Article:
The National Institute of Standards and Technology, which assesses the security of products and services in the government and private sector, recently confirmed something security professionals have known for a number of years, that SMS is not totally protected.
NIST, the non-regulatory agency of the Commerce Department specifically singled out the risk of SMS when used in two-factor authentication in its latest draft of the Digital Authentication Guideline. NIST stated that SMS messages are vulnerable to interception and redirection.
NIST made it clear in a blog that it was not yet banning use of SMS, only dissuading its use. The final guidelines, however, might discourage the use of SMS-based authentication for out-of-band verification.
“Since two-factor authentication became the norm for web services that care about securing your accounts, it’s started to feel like a security blanket, an extra layer keeping your data safe no matter whether your password is as strong as 8$&]$@I)9[P&4^s or as dumb as dadada,” the NIST draft stated. “But, a two-factor setup—which for most users requires a temporary code generated on, or sent to, your phone in addition to a password—isn’t an invincibility spell. Especially if that second factor is delivered via text message.”
2FA refers to the accepted security protocol of confirming a user’s claimed identity by using two different attributes: a combination of something the user knows (for example, a PIN number), possesses (maybe an ATM card) or is inseparable from them (such as biometrics).
“Digital authentication is the process of establishing confidence in user identities electronically presented to an information system. E-authentication presents a technical challenge when this process involves the digital authentication of individual people over a network,” NIST explained in its draft.
The ongoing authentication of subscribers is central to this process. Subscriber authentication verifies that the claimant controls one or more authenticators associated with a given subscriber. “A successful authentication results in the assertion of an identifier, either pseudonymous or non-pseudonymous, and optionally other identity information, to the relying party,” NIST wrote.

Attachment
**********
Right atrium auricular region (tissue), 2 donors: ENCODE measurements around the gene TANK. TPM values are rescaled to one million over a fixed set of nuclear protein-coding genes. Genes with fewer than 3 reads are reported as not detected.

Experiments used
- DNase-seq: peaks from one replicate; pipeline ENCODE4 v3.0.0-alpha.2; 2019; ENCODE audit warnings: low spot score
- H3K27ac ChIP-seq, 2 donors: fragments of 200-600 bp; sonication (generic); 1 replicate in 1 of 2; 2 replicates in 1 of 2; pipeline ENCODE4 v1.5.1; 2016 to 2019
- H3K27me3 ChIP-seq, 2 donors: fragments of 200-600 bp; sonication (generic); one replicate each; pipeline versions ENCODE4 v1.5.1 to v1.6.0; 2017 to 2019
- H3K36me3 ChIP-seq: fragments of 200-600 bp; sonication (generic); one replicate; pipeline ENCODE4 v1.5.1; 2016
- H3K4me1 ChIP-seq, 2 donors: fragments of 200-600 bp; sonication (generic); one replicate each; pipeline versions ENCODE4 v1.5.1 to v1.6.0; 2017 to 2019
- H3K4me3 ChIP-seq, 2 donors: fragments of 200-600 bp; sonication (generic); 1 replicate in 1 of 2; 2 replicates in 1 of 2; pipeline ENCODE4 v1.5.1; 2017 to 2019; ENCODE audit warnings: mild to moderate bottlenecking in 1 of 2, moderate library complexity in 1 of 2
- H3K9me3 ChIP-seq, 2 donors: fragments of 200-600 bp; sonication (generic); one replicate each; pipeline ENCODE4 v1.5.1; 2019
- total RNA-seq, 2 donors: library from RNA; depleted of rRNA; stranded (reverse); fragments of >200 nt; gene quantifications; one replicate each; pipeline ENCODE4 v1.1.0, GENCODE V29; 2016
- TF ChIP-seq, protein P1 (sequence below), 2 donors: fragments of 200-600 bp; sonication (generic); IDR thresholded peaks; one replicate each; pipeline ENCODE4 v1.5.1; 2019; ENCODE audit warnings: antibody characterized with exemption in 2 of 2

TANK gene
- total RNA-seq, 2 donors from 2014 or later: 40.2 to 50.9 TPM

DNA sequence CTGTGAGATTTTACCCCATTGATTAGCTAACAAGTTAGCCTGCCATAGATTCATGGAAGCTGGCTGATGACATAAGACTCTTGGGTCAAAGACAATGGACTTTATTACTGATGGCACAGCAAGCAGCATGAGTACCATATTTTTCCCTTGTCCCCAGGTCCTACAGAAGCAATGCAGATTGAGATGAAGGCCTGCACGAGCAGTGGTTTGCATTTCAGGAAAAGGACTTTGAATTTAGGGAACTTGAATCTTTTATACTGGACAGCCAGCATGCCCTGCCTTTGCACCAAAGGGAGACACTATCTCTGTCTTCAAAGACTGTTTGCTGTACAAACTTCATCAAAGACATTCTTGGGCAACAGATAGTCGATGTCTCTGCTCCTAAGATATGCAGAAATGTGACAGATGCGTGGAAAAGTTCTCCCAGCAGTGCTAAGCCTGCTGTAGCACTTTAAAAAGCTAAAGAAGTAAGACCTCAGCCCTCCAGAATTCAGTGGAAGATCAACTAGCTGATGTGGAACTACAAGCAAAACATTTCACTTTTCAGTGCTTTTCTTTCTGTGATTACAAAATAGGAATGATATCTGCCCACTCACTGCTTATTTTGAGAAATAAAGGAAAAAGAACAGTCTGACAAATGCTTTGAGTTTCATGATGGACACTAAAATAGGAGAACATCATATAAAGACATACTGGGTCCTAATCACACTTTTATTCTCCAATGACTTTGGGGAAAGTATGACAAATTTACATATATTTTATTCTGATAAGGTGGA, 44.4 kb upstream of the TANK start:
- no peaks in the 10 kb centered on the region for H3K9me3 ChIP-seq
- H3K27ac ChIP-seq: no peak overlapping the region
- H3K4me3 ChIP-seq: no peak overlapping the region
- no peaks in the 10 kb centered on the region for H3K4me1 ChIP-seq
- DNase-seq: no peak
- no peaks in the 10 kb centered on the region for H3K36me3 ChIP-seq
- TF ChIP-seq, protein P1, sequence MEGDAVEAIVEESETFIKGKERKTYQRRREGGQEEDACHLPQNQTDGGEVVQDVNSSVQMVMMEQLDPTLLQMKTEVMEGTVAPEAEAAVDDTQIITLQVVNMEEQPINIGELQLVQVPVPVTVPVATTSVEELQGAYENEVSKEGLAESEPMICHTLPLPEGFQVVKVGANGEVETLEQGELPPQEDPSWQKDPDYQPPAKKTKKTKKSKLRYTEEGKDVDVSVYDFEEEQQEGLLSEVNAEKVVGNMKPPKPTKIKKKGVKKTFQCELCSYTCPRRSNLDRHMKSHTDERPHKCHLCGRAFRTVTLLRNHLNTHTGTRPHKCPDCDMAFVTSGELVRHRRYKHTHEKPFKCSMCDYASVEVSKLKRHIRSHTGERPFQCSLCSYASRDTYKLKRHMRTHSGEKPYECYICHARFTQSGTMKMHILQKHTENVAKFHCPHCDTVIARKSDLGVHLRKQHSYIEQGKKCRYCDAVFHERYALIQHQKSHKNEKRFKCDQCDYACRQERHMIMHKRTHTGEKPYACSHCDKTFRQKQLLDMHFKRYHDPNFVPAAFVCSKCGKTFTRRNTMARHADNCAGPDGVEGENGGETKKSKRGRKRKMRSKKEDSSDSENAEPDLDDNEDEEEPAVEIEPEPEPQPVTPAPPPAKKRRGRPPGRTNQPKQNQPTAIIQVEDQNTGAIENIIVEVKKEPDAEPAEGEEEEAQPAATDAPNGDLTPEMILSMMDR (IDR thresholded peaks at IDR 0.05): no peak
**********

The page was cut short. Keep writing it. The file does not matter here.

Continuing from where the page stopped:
OOB verification is the use of two separate networks to authenticate a user such as when members forget passwords and have temporary passwords texted to their phones. This method, in theory, makes fraud more difficult to commit because two disparate authentication channels need compromising for attackers to gain access.
However, in practice, NIST said, SMS is a vulnerable 2FA method, and determined criminals can exploit it. Because the possession of a person’s mobile device is not required, SMS vulnerabilities can expose information through man-in-the-middle attacks or forwarded messages.
Further, criminals can attempt to substitute their own phone number for their victims’ number prior to attempting access. The effectiveness of this technique depends on the organization’s strict adherence to security protocols in changing account information.
For these and other reasons, fraudsters often specifically target SMS as a potential access point. Malicious software can exploit SMS functionality to send fraudulent text messages or fake incoming SMS messages for phishing, also known as SMiShing.
Despite these vulnerabilities, the industry has long accepted them for lack of an alternative because fraud and authentication professionals have struggled to find the right replacement.
Instead of SMS, the NIST guideline recommends the use of tokens, one-time code type generators, and software cryptographic authenticators to prevent fraud. With these tokens in place, changing the pre-registered telephone number is not possible without two-factor authentication at the time of the change, blocking one potential access point from fraudsters.